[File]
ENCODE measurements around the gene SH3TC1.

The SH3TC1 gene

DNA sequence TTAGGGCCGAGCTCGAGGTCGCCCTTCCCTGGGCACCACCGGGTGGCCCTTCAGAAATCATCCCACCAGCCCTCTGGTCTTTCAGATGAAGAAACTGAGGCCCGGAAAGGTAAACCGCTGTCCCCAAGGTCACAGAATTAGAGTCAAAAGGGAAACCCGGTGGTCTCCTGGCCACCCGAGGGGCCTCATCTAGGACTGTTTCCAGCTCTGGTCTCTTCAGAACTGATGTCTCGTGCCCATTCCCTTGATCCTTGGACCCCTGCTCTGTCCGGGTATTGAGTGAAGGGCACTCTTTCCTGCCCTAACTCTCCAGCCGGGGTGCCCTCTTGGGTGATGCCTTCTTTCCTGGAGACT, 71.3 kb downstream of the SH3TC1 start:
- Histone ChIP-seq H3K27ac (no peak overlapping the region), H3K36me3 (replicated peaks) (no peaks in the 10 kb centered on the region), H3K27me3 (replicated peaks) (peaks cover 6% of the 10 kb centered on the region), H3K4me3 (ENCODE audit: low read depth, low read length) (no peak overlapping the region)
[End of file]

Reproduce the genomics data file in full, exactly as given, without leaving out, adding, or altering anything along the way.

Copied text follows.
ENCODE measurements around the gene SH3TC1.

The SH3TC1 gene

DNA sequence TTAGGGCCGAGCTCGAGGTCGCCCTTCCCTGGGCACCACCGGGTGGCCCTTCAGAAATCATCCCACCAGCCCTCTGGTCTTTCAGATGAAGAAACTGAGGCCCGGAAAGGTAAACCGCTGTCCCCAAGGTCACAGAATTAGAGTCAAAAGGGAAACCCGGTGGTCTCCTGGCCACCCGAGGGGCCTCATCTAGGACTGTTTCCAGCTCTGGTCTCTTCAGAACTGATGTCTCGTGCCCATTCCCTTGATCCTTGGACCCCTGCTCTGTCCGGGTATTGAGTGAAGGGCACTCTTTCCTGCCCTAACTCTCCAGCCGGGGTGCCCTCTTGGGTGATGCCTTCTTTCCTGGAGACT, 71.3 kb downstream of the SH3TC1 start:
- Histone ChIP-seq H3K27ac (no peak overlapping the region), H3K36me3 (replicated peaks) (no peaks in the 10 kb centered on the region), H3K27me3 (replicated peaks) (peaks cover 6% of the 10 kb centered on the region), H3K4me3 (ENCODE audit: low read depth, low read length) (no peak overlapping the region)